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Wars on Drugs
The New York Times
April 6, 2013

The author, a psychiatrist and psychopharmacologist, discusses Tricare Management Activity--the Department of Defense division that manages healthcare services for the military--which shows a 682 percent increase in the number of psychoactive drugs prescribed to troops between 2005 and 2011. Data suggest military doctors may prescribe psychoactive drugs for off-label uses, without knowing whether such uses are effective or safe.

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Opioid Testing Helps Curb Workers Comp Claims
Business Insurance
April 10, 2013

Employers are concerned about growing numbers of workers impaired by prescription drugs. Experts say opioid testing is becoming more common among employers aiming to increase job safety and reduce workers' compensation costs, particularly in industries where heavy machinery is used.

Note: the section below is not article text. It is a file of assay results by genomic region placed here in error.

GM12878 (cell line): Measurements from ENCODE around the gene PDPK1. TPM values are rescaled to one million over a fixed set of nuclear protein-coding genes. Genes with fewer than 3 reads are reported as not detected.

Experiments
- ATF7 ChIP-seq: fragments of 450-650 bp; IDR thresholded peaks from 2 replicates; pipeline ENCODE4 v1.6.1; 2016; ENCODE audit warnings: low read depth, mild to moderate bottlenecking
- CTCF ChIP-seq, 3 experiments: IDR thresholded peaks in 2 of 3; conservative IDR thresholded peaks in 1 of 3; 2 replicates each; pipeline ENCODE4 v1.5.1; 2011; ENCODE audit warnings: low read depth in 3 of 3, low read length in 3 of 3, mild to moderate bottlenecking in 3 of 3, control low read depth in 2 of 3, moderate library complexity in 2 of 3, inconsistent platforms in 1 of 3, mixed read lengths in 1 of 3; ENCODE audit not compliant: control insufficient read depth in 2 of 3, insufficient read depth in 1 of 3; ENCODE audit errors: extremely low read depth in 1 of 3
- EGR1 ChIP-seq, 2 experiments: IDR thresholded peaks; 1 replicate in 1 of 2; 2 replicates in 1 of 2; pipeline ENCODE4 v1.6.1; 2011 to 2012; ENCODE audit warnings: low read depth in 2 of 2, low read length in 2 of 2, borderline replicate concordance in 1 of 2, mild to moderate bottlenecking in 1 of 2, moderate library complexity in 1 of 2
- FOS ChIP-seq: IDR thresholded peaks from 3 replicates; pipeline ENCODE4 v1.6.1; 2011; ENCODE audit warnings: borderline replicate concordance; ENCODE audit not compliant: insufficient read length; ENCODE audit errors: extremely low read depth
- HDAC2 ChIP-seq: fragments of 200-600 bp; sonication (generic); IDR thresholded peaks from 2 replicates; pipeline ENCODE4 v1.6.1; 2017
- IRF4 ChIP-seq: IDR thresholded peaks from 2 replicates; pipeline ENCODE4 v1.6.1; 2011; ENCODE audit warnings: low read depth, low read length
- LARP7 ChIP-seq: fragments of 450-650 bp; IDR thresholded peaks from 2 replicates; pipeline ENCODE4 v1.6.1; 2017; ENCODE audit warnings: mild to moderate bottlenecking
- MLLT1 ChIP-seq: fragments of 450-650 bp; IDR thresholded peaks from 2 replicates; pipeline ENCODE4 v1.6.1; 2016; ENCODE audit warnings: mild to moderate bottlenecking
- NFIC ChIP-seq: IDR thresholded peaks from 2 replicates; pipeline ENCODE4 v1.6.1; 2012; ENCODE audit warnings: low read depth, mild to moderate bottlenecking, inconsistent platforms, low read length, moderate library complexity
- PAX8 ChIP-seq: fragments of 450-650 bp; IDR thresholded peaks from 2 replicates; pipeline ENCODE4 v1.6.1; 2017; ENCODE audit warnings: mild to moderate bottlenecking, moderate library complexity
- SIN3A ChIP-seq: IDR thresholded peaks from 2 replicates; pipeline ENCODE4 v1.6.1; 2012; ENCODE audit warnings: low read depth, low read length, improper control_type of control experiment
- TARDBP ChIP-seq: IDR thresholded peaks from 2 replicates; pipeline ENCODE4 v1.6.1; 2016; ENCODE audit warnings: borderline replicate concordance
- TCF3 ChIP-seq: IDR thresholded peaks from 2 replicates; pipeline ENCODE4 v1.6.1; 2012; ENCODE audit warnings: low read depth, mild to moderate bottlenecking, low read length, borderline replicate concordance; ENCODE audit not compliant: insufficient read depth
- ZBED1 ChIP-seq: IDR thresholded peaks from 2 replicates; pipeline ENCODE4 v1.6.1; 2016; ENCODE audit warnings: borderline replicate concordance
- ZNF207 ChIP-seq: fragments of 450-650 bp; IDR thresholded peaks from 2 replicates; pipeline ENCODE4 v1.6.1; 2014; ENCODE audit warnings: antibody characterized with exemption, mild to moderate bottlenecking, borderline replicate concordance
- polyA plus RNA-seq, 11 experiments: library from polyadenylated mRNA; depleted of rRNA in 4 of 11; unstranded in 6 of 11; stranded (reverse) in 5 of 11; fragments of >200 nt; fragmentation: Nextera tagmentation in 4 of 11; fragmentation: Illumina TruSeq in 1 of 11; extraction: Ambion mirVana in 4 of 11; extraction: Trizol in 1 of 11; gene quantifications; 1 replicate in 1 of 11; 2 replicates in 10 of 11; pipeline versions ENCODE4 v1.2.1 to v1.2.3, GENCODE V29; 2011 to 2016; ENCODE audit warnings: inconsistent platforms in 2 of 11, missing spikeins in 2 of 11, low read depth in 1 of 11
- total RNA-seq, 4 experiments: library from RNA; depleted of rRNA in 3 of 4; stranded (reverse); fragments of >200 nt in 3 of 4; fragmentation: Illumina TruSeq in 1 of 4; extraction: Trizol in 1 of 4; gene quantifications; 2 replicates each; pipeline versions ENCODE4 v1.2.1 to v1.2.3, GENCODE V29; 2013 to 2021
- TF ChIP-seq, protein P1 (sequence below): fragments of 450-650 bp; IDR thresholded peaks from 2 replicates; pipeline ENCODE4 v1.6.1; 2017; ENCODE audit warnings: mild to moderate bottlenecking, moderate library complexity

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Bills Could Aid Drug Abuse Fight
April 5, 2013

West Virginia's Senate Bill 10 would allow more flexibility among the state's boards of medicine, osteopathy, and dental examiners to initiate disciplinary proceedings based on information received from physicians, hospital administrators, professional societies, and others about possible pill mills and rogue physicians. Senate Bill 11 would reclassify hydrocodone pain relievers sold under brand names Lortab and Vicodin, from a Schedule III to Schedule II controlled substance. The reclassification limits physicians to writing three 30-day prescriptions for the drug before requiring a patient to schedule a follow-up appointment.

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Using Study Drugs to Get Better Grades: Why You Should Think Twice
Huffington Post
April 9, 2013

This article describes study drugs--prescription stimulants such as Adderall and Ritalin used to treat attention deficit disorder and attention deficit hyperactivity disorder. College students take them to increase mental focus and productivity while studying. The article also discusses the drugs' long-term effects and risks of addiction and overdose death.

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New Survey Reveals Troops' Drinking, Drug Use
Marine Times
April 1, 2013